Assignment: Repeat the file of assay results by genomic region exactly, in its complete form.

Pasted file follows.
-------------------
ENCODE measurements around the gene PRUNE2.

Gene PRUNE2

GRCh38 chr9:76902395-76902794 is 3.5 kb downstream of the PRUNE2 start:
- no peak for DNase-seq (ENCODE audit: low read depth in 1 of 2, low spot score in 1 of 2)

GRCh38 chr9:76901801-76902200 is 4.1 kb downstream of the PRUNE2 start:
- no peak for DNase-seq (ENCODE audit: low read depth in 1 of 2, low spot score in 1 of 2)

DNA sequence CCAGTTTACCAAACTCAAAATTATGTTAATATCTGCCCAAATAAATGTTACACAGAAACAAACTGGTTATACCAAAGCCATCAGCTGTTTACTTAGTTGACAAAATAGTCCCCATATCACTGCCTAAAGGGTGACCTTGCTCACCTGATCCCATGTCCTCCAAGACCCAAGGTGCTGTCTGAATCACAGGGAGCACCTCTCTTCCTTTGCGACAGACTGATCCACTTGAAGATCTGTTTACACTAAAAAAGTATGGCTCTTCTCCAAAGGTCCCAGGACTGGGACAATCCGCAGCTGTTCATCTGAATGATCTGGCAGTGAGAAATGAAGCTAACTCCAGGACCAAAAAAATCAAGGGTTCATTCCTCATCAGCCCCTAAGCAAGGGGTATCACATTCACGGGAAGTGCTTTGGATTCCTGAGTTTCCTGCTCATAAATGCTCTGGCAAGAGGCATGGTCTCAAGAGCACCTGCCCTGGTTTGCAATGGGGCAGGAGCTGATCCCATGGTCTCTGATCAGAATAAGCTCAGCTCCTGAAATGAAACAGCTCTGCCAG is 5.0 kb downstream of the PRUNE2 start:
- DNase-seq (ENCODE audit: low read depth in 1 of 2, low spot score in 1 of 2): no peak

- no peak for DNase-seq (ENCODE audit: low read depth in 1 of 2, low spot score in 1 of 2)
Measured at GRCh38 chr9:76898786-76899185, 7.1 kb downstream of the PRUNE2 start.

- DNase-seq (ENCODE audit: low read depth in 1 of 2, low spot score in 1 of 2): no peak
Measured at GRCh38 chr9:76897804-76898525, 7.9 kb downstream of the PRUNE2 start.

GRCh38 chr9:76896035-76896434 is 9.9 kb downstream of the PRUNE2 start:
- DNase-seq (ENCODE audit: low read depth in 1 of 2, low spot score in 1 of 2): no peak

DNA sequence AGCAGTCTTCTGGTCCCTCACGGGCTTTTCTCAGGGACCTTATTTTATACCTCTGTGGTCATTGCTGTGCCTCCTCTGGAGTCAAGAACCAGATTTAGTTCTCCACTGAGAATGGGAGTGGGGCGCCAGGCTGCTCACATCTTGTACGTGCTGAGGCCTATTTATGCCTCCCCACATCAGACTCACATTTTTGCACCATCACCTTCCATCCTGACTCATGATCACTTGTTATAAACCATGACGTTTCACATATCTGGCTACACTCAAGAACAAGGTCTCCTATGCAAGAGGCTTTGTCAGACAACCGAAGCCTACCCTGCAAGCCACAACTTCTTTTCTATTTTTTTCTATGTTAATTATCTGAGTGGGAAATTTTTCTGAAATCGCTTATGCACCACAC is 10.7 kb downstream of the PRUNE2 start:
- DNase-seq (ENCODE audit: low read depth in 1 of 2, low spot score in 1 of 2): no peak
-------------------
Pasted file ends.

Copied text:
ENCODE measurements around the gene PRUNE2.

Gene PRUNE2

GRCh38 chr9:76902395-76902794 is 3.5 kb downstream of the PRUNE2 start:
- no peak for DNase-seq (ENCODE audit: low read depth in 1 of 2, low spot score in 1 of 2)

GRCh38 chr9:76901801-76902200 is 4.1 kb downstream of the PRUNE2 start:
- no peak for DNase-seq (ENCODE audit: low read depth in 1 of 2, low spot score in 1 of 2)

DNA sequence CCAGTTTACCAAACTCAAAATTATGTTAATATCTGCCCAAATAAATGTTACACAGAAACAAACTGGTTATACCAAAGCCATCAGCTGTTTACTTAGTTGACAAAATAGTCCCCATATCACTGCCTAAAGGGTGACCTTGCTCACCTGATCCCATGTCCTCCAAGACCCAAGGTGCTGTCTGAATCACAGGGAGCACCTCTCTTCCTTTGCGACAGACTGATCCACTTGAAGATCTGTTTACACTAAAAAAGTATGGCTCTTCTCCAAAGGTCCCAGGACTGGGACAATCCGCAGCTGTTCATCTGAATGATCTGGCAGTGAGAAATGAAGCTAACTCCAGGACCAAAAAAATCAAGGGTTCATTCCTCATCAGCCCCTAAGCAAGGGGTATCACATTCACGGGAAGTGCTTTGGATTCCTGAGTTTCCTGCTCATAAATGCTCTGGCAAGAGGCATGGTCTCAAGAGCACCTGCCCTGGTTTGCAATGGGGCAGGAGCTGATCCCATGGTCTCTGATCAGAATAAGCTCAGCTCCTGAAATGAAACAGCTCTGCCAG is 5.0 kb downstream of the PRUNE2 start:
- DNase-seq (ENCODE audit: low read depth in 1 of 2, low spot score in 1 of 2): no peak

- no peak for DNase-seq (ENCODE audit: low read depth in 1 of 2, low spot score in 1 of 2)
Measured at GRCh38 chr9:76898786-76899185, 7.1 kb downstream of the PRUNE2 start.

- DNase-seq (ENCODE audit: low read depth in 1 of 2, low spot score in 1 of 2): no peak
Measured at GRCh38 chr9:76897804-76898525, 7.9 kb downstream of the PRUNE2 start.

GRCh38 chr9:76896035-76896434 is 9.9 kb downstream of the PRUNE2 start:
- DNase-seq (ENCODE audit: low read depth in 1 of 2, low spot score in 1 of 2): no peak

DNA sequence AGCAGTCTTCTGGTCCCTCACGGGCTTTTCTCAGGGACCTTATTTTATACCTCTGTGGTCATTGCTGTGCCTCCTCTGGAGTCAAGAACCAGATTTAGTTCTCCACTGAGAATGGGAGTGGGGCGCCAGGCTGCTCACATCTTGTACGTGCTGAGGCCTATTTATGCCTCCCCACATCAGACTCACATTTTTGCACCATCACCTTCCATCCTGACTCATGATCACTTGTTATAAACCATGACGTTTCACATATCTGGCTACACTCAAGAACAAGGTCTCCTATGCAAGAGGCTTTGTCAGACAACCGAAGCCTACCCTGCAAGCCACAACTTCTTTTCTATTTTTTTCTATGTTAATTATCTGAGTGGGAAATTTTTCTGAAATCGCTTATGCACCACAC is 10.7 kb downstream of the PRUNE2 start:
- DNase-seq (ENCODE audit: low read depth in 1 of 2, low spot score in 1 of 2): no peak